A certification mark is used in connection with goods or services to indicate those products or services originated in a particular region, or that they are of a particular nature, quality, characteristic, or that they were produced by a member of a particular organization, usually a labor union.
Why Would I use a Certification Mark?
It certifies a characteristic of the goods or services that is significant to consumers and about which it is important to avoid confusion.
How is a Certification Mark Different from a Trademark?
They share a distinctive feature with collective marks in that the owner of the mark may not be the producer or provider of the services or products with which the mark is used. With trademarks and service marks, any use of the mark by one other than the owner is severely restricted. Additionally, engaging in actual production or marketing of the goods or services is expressly grounds for cancellation of a certification mark.
May I Deny the use of my Certification Mark by Anyone Else?
The owner of a certification mark may not deny use of the mark to anyone who maintains the characteristics that the mark certifies. Any discrimination is grounds for cancellation.
Does Ownership of a Certification Mark Provide me with Exclusive Rights?
Ownership of a certification mark does not provide what ordinarily are thought of as exclusive rights. The rights must be available to all. However, certification marks are subject to all other requirements of trademark law, including the requirement of distinctiveness.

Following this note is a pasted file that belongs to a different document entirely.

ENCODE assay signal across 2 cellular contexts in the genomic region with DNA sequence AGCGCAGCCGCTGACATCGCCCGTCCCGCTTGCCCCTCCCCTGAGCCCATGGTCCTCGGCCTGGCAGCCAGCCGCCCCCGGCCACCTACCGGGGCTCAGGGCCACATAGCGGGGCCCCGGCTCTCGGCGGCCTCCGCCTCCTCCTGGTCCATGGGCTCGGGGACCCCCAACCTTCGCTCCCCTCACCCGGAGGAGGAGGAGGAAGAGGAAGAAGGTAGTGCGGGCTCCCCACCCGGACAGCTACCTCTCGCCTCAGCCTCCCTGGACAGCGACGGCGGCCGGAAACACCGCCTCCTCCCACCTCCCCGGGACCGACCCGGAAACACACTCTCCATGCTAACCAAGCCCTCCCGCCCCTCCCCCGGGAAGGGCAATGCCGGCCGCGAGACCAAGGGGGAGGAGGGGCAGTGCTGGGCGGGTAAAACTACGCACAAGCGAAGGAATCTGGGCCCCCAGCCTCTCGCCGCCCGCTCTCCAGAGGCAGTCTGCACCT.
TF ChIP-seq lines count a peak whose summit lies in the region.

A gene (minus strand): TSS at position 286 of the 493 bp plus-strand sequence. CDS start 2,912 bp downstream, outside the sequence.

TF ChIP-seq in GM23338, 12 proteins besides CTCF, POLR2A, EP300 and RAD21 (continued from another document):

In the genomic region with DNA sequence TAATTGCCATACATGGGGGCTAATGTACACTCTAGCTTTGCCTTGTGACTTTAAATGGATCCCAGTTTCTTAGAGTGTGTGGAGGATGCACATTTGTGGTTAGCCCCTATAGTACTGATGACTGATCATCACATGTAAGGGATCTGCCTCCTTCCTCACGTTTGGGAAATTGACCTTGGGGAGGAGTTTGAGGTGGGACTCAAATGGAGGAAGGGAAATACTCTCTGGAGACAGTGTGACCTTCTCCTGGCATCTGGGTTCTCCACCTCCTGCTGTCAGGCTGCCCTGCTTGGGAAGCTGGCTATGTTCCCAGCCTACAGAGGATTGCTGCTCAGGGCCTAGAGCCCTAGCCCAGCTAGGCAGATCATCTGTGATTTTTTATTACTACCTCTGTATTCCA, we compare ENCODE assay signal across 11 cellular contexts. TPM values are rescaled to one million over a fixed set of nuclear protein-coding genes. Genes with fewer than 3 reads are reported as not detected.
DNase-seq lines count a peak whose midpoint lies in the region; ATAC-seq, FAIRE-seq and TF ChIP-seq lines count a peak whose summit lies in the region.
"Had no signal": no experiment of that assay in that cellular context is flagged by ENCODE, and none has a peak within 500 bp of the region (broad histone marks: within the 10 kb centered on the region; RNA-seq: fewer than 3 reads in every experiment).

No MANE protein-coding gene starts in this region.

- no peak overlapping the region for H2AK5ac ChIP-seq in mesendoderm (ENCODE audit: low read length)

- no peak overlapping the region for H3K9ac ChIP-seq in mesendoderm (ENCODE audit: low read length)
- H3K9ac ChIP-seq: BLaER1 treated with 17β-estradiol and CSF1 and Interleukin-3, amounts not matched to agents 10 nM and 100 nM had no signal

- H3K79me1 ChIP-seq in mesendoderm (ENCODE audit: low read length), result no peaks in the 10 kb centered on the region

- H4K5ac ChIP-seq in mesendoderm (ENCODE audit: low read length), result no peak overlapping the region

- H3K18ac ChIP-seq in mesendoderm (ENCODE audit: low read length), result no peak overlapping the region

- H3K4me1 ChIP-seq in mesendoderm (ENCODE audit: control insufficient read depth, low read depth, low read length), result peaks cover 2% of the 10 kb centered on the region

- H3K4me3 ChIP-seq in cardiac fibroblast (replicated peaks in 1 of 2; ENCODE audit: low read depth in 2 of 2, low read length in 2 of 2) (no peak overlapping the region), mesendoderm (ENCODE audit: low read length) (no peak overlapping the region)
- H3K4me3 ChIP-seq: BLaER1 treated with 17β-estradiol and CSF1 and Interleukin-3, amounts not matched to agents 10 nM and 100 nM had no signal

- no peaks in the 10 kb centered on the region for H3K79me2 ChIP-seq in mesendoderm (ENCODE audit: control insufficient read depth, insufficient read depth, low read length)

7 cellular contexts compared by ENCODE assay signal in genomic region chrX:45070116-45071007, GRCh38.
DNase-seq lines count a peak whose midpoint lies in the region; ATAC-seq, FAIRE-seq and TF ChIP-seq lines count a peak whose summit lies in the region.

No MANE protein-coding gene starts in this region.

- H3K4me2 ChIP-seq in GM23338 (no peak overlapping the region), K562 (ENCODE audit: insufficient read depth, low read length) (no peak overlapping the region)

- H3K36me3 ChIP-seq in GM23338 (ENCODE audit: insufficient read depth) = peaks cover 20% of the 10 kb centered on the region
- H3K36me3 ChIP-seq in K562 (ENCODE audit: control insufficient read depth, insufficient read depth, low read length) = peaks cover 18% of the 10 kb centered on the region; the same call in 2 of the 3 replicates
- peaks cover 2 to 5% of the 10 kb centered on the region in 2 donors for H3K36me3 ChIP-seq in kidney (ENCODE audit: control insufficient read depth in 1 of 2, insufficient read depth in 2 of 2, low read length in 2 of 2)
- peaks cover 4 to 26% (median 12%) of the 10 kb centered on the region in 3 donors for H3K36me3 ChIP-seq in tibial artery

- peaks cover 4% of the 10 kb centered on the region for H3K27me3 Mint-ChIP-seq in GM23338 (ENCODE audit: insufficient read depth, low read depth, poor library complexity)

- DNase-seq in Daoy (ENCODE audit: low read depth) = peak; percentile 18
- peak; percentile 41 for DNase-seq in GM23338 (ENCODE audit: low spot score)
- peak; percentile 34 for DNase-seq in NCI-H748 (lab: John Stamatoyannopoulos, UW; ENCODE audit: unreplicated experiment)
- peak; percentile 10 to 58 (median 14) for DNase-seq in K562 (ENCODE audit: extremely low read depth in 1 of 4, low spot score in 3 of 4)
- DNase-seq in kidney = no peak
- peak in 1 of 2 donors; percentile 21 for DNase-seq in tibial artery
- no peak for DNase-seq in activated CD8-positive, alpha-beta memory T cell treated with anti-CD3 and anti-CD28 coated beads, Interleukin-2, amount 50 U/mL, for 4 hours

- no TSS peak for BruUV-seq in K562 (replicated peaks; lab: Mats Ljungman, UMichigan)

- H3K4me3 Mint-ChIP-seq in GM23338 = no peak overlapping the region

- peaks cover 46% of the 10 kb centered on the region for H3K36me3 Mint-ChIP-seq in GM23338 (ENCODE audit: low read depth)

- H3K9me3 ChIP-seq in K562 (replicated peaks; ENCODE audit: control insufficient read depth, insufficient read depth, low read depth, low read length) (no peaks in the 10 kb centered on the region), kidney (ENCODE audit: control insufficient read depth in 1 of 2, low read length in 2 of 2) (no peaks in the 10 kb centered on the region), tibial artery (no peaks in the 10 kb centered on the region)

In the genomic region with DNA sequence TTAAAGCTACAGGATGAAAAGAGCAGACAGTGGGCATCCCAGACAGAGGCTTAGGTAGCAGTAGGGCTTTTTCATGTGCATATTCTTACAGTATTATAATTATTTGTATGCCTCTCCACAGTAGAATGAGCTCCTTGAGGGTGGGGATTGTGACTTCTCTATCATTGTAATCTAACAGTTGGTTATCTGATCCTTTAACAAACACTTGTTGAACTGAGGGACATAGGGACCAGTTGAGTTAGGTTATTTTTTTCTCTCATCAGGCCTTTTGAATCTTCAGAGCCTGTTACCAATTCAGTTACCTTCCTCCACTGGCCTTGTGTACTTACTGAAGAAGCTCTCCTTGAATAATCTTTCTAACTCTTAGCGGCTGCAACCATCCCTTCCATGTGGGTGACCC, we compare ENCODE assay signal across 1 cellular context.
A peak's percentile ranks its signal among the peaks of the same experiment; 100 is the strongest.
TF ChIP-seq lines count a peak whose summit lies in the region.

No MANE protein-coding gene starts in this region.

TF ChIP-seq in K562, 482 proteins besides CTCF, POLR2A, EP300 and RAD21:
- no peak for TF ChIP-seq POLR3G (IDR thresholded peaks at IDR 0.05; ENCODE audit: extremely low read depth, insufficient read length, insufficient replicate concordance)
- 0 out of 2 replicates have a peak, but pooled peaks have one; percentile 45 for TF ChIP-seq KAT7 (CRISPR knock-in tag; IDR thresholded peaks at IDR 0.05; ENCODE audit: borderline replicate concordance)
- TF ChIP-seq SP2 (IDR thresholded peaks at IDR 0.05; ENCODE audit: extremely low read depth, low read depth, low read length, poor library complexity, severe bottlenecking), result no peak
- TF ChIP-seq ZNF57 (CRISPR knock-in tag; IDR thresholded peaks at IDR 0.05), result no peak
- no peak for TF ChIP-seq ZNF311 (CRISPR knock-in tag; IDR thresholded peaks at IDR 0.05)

Can I Own Both a Certification Mark and a Trademark?
Yes. However, they cannot be identical. To the extent they are similar, they must be distinguishable so that consumers are not deceived into believing that the products sold under trademark law are somehow of the quality that the certification indicates. For example, the mark "Good Housekeeping" serves to indicate the origin of a particular magazine. But the mark "Good Housekeeping Seal of Approval" indicates that particular products or services meet the standards set by the owners of that mark.
Should I Consult a Lawyer about my Trademark Issue?
The deadlines and regulations for trademark registration are detailed and strict. A intellectual property lawyer can help you meet all the deadlines and fulfill all the requirements. A lawyer can also participate in on-going research to make certain no one else is using or diluting your trademark without your permission. Additionally, if you have an issue of trademark dilution or infringement, a lawyer can guide you through the difficult and strict procedural requirements for litigation and bring out the core of your case.